In yesterday's post I raised the issue that Rust and C++ promise zero-cost abstractions, but with the standard build configurations people use today, you have to choose between "zero-cost abstractions" and "fast and debuggable builds". Reflecting on this a bit more, I realized that the DWARF debuginfo format used with ELF binaries inherently conflicts with the goal of having both zero-cost abstractions and fast debuggable builds, because of the way it handles inline functions (and possibly for other reasons).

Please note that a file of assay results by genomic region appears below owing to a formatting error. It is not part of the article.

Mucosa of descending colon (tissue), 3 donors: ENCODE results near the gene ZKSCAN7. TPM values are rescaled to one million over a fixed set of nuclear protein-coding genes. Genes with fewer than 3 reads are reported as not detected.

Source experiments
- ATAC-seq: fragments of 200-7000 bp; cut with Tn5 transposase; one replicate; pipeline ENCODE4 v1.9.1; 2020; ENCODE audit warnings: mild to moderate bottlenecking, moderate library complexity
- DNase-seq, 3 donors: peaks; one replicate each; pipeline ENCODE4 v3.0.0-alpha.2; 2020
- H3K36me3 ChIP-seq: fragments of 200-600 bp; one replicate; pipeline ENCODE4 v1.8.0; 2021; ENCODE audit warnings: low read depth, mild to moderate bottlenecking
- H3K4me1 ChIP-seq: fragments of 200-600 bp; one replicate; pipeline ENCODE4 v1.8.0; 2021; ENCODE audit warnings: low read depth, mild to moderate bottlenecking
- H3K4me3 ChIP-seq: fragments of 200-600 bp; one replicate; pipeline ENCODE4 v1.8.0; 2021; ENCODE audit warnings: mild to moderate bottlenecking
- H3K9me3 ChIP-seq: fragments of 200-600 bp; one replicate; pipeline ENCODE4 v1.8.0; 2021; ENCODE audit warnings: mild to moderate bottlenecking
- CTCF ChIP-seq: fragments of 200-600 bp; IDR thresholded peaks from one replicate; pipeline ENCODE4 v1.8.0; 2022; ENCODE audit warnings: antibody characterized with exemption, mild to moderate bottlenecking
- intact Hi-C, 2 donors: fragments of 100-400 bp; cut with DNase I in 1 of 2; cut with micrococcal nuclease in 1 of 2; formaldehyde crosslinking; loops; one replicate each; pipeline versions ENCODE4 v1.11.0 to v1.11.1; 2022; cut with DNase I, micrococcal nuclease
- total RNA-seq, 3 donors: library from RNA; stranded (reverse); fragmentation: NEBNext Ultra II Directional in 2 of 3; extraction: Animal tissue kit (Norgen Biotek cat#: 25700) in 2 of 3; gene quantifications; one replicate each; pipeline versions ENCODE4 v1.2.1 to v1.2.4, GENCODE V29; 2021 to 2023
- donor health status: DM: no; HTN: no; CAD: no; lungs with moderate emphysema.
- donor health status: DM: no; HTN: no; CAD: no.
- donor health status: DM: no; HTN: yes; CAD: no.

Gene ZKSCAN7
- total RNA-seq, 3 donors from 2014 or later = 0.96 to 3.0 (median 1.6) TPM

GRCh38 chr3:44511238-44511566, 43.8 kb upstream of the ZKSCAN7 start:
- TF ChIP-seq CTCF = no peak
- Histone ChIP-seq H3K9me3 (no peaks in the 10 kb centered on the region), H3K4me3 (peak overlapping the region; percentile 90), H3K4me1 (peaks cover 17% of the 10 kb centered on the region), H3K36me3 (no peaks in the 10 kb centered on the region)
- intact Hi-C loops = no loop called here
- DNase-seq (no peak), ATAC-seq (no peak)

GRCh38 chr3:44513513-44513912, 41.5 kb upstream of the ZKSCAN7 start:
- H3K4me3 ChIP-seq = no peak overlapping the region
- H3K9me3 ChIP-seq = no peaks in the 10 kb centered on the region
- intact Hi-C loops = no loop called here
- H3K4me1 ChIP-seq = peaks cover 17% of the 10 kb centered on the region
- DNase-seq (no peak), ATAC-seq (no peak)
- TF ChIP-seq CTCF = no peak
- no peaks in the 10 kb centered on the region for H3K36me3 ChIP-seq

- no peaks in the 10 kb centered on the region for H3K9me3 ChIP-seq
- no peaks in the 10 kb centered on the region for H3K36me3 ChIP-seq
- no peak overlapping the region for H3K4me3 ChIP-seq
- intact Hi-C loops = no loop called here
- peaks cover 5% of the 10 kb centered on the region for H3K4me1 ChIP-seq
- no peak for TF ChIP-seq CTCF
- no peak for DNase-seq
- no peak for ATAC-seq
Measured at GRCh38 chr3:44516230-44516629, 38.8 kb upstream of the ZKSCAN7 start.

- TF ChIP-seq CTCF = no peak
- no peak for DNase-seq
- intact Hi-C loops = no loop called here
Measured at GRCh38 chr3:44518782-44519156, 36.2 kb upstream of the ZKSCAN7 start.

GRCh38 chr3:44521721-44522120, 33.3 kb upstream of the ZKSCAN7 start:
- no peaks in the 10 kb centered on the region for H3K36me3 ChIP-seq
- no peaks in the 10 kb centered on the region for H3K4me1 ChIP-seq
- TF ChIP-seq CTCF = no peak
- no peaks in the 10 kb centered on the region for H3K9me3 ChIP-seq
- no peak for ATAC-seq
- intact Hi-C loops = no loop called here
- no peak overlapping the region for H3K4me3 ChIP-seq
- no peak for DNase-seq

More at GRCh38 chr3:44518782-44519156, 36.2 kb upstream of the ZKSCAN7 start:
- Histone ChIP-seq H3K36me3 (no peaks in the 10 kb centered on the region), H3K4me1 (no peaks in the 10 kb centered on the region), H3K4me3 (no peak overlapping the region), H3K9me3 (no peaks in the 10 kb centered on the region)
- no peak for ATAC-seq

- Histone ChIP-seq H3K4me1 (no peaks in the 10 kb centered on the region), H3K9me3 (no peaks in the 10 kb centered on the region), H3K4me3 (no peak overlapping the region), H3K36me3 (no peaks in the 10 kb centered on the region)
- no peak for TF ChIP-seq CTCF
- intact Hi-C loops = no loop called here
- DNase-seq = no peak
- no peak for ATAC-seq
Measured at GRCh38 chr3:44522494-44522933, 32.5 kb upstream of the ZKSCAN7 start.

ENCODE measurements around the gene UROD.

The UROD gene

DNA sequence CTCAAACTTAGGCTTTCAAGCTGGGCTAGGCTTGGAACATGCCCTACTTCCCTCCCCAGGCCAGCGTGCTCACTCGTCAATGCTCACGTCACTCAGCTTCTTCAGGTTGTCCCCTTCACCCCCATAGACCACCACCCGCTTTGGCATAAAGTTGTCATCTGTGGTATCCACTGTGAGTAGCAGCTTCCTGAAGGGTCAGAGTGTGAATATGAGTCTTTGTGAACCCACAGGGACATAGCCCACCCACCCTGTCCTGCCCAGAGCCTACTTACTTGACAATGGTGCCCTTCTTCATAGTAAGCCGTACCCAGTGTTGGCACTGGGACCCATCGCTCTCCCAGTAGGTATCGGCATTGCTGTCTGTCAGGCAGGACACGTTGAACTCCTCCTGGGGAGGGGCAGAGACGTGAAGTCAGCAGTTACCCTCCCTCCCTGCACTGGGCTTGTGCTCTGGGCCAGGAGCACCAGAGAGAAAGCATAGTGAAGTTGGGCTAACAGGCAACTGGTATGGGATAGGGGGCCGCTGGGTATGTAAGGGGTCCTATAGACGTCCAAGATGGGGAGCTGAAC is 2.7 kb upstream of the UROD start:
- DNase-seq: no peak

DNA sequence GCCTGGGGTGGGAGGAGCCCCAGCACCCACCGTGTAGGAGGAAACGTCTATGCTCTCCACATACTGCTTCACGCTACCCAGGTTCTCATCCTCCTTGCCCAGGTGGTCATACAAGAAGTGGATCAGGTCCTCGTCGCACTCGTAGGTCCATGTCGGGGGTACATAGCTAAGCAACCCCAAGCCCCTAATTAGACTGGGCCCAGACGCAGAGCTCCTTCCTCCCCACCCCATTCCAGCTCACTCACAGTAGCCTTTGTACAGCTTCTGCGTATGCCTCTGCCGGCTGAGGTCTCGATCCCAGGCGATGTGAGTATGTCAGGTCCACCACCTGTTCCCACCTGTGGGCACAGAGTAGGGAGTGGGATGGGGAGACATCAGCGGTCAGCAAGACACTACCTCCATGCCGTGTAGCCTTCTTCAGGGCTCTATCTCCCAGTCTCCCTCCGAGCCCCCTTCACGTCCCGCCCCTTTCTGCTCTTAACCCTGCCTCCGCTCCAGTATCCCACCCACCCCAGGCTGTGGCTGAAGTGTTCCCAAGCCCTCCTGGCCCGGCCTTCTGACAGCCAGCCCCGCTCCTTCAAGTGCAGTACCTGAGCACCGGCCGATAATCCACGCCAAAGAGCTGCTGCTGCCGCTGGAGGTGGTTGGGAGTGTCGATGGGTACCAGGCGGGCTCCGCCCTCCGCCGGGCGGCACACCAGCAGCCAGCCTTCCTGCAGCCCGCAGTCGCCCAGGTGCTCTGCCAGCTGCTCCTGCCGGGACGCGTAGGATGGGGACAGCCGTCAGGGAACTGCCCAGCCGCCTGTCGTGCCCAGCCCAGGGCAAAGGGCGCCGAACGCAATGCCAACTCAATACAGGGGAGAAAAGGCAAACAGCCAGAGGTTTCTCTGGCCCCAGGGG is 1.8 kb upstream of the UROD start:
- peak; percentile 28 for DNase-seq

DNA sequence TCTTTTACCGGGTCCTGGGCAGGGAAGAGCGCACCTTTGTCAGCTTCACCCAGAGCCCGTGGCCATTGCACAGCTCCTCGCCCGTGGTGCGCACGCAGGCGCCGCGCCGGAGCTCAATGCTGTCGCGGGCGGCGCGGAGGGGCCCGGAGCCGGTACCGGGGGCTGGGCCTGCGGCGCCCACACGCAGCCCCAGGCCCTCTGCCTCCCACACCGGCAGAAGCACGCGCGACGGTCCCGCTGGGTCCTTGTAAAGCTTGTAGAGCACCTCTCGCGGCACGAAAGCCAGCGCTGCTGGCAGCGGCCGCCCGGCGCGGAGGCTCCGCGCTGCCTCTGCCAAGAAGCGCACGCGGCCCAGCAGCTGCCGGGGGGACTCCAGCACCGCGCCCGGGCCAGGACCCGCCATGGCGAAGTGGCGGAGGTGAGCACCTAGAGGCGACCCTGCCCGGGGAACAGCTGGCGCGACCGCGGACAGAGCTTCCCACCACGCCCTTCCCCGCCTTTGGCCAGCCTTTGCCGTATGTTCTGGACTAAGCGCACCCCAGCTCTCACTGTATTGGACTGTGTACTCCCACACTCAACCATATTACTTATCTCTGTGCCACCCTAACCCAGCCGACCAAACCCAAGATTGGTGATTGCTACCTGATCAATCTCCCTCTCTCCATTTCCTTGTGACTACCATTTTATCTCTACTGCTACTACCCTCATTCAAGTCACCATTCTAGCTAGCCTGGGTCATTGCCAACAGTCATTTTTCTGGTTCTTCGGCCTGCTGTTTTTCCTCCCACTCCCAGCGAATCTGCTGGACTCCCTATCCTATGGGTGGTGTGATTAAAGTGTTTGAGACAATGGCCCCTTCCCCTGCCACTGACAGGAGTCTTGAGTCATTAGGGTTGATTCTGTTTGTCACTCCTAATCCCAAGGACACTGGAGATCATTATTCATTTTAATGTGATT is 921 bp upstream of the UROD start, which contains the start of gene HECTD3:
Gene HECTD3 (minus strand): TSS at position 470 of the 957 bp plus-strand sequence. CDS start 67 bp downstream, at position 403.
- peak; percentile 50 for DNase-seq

Suppose we have a non-inline function F calling non-inline function G, at K sites, each time via a stack of N inline trivial wrapper functions I1 ... IN. Zero-cost abstraction means this compiles to the same code as F calling G directly K times. However, correct DWARF debuginfo for F must contain KxN explicit DW_TAG_inlined_subroutines, one for each instance of an inlined function :-(. Tracking and then emitting all this debuginfo will necessarily slow down the build, and make it slower as you add more layers of abstraction. Maybe this isn't (yet) a problem in practice compared to the cost of optimizations, but it is a fundamental limitation. Fixing it would probably require changing the debuginfo format so that, at least for the "minimal optimizations for fast debuggable builds" mode, the debuginfo for an inline function can be emitted just once and then parameterized for each call site where it is inlined. I don't have a clear idea of how that would work! This probably means the format and emission of debuginfo needs to be carefully codesigned with the optimizer to achieve fast debuggable builds with zero-cost abstractions.